Evdokia Romanova, an LBGT activist from Samara, Russia was charged with “homosexual propaganda” on 26 July for reposting links to the international Youth Coalition for Sexual Reproductive Rights website and to articles that promoted LGBT equality.

On 26 July, LGBT activist Evdokia Romanova, an active member of the Youth Coalition for Sexual and Reproductive Rights (YCSRR) from Samara in Central Russia, was called to her local police station to act as a witness for another case the police were investigating. However, on arrival, she was questioned and charged under Article 6.21, part 2 of the Russian Code of Administrative Offences for “propaganda of non-traditional sexual relationships among minors using the Internet”.

Her trial was meant to be on the 18th of September but has been delayed by 2 weeks by the Magistrates Court to look into her case, If found guilty, she could be fined up to 100,000 roubles (USD 1,750). In violation of the law, Evdokia Romanova was denied legal representation when questioned and charged by the police.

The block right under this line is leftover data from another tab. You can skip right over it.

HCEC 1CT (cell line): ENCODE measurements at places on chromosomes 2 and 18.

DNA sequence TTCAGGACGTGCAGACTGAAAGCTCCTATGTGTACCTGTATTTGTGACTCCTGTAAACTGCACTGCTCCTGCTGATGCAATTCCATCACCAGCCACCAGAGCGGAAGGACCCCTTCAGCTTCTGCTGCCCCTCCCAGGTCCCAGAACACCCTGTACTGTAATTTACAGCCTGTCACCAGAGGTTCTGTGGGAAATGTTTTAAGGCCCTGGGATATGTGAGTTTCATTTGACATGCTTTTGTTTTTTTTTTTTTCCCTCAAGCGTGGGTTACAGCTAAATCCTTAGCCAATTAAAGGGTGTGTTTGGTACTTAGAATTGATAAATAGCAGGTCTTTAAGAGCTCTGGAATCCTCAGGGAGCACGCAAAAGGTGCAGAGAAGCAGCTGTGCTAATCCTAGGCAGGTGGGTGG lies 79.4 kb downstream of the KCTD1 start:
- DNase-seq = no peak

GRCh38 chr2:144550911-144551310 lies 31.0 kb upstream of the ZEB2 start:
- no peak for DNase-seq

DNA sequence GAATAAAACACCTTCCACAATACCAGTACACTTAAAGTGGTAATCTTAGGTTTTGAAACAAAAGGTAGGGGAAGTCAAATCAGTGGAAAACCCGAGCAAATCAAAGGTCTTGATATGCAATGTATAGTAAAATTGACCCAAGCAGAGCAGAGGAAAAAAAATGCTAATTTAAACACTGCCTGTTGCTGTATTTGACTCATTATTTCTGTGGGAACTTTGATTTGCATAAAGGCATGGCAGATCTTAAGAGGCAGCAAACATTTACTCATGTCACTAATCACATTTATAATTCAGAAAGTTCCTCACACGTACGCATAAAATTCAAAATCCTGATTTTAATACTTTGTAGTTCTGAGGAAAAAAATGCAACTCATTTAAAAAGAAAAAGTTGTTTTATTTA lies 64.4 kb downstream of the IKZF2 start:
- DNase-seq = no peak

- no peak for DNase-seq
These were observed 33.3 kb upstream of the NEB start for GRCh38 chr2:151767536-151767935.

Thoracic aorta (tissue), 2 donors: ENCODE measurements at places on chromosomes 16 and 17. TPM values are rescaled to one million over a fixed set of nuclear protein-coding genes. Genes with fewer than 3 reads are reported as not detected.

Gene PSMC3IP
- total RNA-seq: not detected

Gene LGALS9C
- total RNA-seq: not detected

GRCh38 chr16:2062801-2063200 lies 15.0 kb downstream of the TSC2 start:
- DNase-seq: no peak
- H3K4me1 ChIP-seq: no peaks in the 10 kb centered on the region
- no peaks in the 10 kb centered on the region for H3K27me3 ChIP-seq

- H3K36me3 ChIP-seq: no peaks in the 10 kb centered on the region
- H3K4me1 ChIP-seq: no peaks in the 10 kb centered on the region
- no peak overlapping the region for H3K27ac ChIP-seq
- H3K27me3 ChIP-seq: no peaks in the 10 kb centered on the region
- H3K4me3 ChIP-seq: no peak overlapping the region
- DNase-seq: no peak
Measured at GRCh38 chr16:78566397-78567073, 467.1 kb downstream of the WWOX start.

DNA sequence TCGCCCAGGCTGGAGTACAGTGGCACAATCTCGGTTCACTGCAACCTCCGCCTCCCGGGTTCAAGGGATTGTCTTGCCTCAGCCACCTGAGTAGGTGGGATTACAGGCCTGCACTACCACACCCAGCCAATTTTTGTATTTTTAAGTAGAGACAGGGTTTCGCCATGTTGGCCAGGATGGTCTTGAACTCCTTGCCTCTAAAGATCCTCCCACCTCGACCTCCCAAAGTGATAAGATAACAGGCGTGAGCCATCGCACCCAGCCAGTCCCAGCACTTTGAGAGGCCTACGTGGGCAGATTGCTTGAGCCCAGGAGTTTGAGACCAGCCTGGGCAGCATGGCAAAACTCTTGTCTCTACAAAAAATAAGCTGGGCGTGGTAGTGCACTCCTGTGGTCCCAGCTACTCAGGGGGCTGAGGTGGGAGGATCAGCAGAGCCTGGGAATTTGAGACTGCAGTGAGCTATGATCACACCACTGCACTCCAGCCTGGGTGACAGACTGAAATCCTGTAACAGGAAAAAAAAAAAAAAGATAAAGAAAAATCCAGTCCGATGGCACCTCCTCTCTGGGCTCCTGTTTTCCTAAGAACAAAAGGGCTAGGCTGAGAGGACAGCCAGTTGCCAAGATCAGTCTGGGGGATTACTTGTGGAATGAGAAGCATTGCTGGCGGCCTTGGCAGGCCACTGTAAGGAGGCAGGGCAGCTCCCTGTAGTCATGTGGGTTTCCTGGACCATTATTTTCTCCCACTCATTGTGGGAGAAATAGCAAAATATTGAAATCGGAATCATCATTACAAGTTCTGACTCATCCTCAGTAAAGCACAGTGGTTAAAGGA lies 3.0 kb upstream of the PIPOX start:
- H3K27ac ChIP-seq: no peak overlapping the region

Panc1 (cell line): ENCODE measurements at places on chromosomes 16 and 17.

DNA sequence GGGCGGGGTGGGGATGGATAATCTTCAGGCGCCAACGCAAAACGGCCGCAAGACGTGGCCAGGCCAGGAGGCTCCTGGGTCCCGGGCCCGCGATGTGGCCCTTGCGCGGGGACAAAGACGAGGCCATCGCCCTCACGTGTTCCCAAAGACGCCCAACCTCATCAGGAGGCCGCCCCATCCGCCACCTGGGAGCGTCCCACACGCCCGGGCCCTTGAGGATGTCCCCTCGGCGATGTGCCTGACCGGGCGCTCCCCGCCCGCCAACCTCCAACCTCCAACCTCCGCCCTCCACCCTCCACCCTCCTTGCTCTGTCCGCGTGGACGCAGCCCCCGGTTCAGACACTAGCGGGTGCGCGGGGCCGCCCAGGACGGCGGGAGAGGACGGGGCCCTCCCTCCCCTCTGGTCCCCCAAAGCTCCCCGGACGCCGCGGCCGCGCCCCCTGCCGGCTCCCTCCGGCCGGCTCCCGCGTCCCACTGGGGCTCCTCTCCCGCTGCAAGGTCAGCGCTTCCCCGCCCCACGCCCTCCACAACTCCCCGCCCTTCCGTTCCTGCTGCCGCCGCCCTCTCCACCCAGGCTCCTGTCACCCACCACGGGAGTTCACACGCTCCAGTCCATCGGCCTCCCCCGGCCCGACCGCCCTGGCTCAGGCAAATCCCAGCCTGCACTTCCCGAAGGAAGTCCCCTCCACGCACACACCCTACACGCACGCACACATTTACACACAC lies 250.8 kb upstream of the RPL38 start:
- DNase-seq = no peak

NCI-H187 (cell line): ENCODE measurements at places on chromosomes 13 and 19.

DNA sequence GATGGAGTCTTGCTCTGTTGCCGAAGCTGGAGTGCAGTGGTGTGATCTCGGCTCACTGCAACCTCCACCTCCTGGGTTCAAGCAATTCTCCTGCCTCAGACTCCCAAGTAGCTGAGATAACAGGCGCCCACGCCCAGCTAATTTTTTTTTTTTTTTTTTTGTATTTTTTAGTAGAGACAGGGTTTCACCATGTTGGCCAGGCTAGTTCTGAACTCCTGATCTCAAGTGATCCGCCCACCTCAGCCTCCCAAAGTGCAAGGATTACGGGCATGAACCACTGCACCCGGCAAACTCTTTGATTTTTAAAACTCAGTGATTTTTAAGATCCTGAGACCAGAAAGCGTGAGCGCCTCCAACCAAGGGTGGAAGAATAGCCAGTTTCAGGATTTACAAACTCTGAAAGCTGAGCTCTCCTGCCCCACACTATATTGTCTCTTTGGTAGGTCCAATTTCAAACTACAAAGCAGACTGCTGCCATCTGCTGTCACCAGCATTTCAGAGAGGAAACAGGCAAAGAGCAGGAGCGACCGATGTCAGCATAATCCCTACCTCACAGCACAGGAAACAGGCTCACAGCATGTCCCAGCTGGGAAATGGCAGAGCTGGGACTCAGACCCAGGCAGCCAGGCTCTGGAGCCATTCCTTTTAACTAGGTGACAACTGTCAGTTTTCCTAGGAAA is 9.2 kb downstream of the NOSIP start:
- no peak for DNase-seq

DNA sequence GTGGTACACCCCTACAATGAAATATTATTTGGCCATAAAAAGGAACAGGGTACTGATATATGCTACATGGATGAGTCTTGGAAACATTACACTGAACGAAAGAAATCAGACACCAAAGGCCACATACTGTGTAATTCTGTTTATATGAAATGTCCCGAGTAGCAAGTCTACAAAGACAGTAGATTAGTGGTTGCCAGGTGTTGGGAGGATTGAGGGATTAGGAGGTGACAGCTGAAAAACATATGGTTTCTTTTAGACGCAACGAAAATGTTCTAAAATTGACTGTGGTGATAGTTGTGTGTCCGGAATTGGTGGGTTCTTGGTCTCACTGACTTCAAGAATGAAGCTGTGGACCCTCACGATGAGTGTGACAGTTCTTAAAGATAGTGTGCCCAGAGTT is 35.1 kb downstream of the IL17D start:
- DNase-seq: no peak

The police also unlawfully refused her and her lawyer access to the case file, denying them a chance to learn the grounds on which she had been charged.

Evdokia Romanova and her lawyer were only able to get access to the case file materials on 5 September, nearly 6 weeks after she was charged, and only after the case had been referred to Kirov District Court in Samara.

Evdokia Romanova’s case file reveals that the charges most likely relate to her membership of the YCSRR and that her “crime” was the reposting of links to the Youth Coalition website and media publications, including a Guardian article on the same-sex marriage referendum in Ireland and a Buzzfeed article on an exhibition in St. Petersburg on Russian LGBT teens, on her personal Facebook and Russian social media network, VKontakte.

Four of the posts date back to 2015 and another to May 2016.

The police deemed links to the YCSRR’s own publication, a campaign calling for youth activists to campaign for LGBT rights, to be the most incriminating and the police Centre for the Prevention of Extremism even ordered two experts – one on linguistics and another on psychology, to conduct an examination of the publication.

Both experts concluded that the publication contained “propaganda of non-traditional sexual relations”, with the one who conducted the linguistic examination concluding it was aimed at “forming nontraditional sexual orientation”, “creating appealing image of non-traditional sexual orientation” and “was forming an image of equal value of traditional and non-traditional sexual relations for society.

Pinksixty will follow this case and update.

 

Source: Amnesty International

Source: Youth Coalition